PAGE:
The Automotive Research Association of India first discovered the emissions irregularities after conducting its own real world and lab tests, and the Indian government then commanded VW to explain what was happening. The country's regulators will allow the automaker to set the recall schedule for the repairs, according to a government official who spoke to Bloomberg, and the campaign will likely happen in phases. Among the affected vehicles, there will be about 100,000 from the VW brand including the Jetta, Passat, and some variants of the Polo.
VW already has repairs for some of the affected diesel engines in Europe, and the company can allegedly fix the emissions problem with new software and small hardware changes. The situation is harder in the US where regulators still need to approve any proposed solutions, and VW also must now recall its 3.0-liter V6 TDI in California to eliminate other problematic code.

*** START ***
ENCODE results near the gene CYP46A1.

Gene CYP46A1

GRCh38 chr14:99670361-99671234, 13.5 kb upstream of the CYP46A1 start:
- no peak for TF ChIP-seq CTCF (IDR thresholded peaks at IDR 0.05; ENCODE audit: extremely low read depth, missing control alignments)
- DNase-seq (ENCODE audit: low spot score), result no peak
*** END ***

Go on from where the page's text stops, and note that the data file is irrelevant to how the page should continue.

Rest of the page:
The German automaker faces investigations from regulators all over the world into its emissions evasions, and they could be quite costly. One estimate already suggests the minimum price of the potential repairs, fines, and other expenses at about $24.5 billion. Officials in Brazil have already fined the company $13 million for pollution issues with the diesel Amarok pickup and requested a recall to fix them.